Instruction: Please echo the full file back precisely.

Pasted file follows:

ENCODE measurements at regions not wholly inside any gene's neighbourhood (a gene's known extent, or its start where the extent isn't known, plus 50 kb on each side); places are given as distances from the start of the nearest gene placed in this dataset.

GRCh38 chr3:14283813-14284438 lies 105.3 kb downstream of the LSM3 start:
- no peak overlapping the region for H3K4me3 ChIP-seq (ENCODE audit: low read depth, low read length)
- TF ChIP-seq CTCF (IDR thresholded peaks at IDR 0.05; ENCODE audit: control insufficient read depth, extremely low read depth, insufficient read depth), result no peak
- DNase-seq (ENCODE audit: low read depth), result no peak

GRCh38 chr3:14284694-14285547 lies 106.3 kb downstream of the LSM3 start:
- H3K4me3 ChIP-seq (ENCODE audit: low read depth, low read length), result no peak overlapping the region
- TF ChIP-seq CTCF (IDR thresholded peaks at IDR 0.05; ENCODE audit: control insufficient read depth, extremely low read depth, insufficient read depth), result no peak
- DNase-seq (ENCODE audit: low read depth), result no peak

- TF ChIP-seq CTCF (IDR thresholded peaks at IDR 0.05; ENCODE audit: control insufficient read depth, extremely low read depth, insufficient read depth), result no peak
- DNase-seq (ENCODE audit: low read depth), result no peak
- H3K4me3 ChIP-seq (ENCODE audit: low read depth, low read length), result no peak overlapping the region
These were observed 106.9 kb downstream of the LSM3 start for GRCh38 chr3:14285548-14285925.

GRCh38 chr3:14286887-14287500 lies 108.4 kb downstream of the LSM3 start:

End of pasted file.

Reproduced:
ENCODE measurements at regions not wholly inside any gene's neighbourhood (a gene's known extent, or its start where the extent isn't known, plus 50 kb on each side); places are given as distances from the start of the nearest gene placed in this dataset.

GRCh38 chr3:14283813-14284438 lies 105.3 kb downstream of the LSM3 start:
- no peak overlapping the region for H3K4me3 ChIP-seq (ENCODE audit: low read depth, low read length)
- TF ChIP-seq CTCF (IDR thresholded peaks at IDR 0.05; ENCODE audit: control insufficient read depth, extremely low read depth, insufficient read depth), result no peak
- DNase-seq (ENCODE audit: low read depth), result no peak

GRCh38 chr3:14284694-14285547 lies 106.3 kb downstream of the LSM3 start:
- H3K4me3 ChIP-seq (ENCODE audit: low read depth, low read length), result no peak overlapping the region
- TF ChIP-seq CTCF (IDR thresholded peaks at IDR 0.05; ENCODE audit: control insufficient read depth, extremely low read depth, insufficient read depth), result no peak
- DNase-seq (ENCODE audit: low read depth), result no peak

- TF ChIP-seq CTCF (IDR thresholded peaks at IDR 0.05; ENCODE audit: control insufficient read depth, extremely low read depth, insufficient read depth), result no peak
- DNase-seq (ENCODE audit: low read depth), result no peak
- H3K4me3 ChIP-seq (ENCODE audit: low read depth, low read length), result no peak overlapping the region
These were observed 106.9 kb downstream of the LSM3 start for GRCh38 chr3:14285548-14285925.

GRCh38 chr3:14286887-14287500 lies 108.4 kb downstream of the LSM3 start: